If you’ve “liked” our facebook page, you may have seen our occasional job openings, either as a Language Travel Consultant or as a Volunteer Director and Front Desk Assistant. You may have wondered whether you fit the profile, or you may have asked yourself whether this is something you had the guts to do.
It is very tempting to get a job on a gorgeous island in the tropics, but truth is the unknown can be scary. It can be frightening to commit to spending 6+ months in a country you don’t know, hearing a new language and being surrounded by total strangers. You may have wanted to apply, but have not done so because you don’t know what you are getting yourself into, or because it is hard for you to picture what it will be like. For some, leaving their families and friends for a long period of time is an important factor to consider.
But fear not, we are nice people, and we will treat you well, we promise! But you don’t have to take my word for it. Let me introduce you to our newest staff and Habla Ya family member Ludovic Jolly. This laid back, young Frenchmen joined us a little earlier this year, and decided to join our team in order to work as our new Volunteer Coordinator.
Here's Ludo at the front desk of Habla Ya Bocas del Toro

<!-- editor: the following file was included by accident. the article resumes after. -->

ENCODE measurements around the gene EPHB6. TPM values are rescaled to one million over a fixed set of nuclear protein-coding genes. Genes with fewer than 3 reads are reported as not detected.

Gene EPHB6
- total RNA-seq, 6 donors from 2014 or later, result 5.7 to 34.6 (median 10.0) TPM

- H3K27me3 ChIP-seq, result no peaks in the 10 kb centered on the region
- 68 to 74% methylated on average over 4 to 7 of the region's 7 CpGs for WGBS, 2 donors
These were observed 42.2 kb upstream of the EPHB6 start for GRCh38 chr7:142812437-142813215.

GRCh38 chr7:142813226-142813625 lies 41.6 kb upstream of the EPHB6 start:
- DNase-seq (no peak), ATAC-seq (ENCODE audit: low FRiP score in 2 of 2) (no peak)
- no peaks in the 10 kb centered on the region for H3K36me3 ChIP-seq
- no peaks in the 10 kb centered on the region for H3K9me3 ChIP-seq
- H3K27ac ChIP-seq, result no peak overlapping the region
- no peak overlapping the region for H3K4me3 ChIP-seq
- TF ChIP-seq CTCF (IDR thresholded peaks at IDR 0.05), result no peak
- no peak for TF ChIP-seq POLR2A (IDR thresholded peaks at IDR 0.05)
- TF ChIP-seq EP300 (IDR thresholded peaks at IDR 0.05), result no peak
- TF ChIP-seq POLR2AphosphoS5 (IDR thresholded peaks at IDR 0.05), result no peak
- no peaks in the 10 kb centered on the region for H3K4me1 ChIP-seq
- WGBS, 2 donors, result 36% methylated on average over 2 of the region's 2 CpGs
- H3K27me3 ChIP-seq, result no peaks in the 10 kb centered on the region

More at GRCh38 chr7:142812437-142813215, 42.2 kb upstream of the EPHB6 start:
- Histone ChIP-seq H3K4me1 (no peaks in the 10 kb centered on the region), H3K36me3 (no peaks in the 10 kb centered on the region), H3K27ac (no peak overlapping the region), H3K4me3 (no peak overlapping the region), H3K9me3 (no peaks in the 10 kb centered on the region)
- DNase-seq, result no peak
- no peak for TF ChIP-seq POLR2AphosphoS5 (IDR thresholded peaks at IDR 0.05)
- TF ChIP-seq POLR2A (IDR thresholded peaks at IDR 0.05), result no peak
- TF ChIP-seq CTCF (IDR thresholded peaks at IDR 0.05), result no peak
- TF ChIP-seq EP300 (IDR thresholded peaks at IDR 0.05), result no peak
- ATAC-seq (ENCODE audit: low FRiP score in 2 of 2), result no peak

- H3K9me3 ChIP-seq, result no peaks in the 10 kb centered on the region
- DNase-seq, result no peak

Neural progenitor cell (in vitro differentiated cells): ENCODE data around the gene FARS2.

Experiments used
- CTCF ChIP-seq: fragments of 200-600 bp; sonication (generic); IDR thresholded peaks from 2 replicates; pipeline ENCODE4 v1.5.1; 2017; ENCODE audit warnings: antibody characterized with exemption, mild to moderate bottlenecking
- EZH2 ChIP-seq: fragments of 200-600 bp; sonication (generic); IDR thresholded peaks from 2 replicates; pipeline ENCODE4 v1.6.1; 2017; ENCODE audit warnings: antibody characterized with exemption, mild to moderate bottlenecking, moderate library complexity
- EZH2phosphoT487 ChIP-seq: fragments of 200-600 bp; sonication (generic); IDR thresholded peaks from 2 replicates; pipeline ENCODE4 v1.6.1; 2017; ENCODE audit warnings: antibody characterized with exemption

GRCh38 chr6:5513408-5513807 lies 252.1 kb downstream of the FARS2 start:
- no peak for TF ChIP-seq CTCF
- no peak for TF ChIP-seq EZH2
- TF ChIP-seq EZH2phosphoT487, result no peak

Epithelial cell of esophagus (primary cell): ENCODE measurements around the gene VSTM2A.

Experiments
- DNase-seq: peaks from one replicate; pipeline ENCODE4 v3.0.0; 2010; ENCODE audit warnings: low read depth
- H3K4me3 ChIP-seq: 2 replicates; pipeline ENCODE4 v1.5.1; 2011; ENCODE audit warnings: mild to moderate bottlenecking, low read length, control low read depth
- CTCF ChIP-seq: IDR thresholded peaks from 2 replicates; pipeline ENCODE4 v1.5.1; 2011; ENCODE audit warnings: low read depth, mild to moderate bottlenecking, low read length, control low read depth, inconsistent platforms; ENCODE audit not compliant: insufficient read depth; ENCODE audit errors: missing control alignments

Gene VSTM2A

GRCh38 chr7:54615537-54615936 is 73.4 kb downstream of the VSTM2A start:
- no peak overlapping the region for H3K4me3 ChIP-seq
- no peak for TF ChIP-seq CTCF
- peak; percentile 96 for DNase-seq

We were looking for a dynamic and motivated person, with a fun personality and a willingness to help the community. Ludo fits all the requirements, and is now officially part of the family. His role is to welcome students at the reception desk, provide customer service, and set up volunteer projects for those who want to give back to the community while studying Spanish with us.
I first met Ludo through a common hobby, Brazilian Jiu Jitsu in Bocas del Toro, where we meet 3 times per week to train. Ludo was working as an independent massage therapist back then to finance his trip in Latin America, but decided that he wanted a more stable job opportunity (preferably in a place where he could surf!). When I told him about what we do at Habla Ya, he was instantly excited about the idea, and joined a week later.
But instead of me doing all the talking, why don’t we let Ludo answer all your questions about what it is like to work at Habla Ya Spanish Schools. Maybe his story will inspire you to embark on a similar adventure.
What do you think made you a suitable candidate for this position? What does it take to do what you do?
First of all, I have always been looking at opportunities to work in a sustainable business operation, especially one that works with volunteers to help the local community. Volunteering is definitely an activity that I’ve always wanted to invest time, effort and money in.
I had also been working as a volunteer in Costa Rica, during which I studied permaculture farming and sustainable living solutions, which became my passion and personal project in life. I eventually ended-up being in charge of volunteer projects involving other volunteers, which allowed me to develop leadership skills and the sufficient knowledge to put new projects together.
Another advantage that I have is that my Spanish is fluent now, so I knew communication wouldn’t be a problem for this position that involves frequent meetings with non-English speakers and communicating with the local community.
What was your first impression of our school and the staff when you started with us?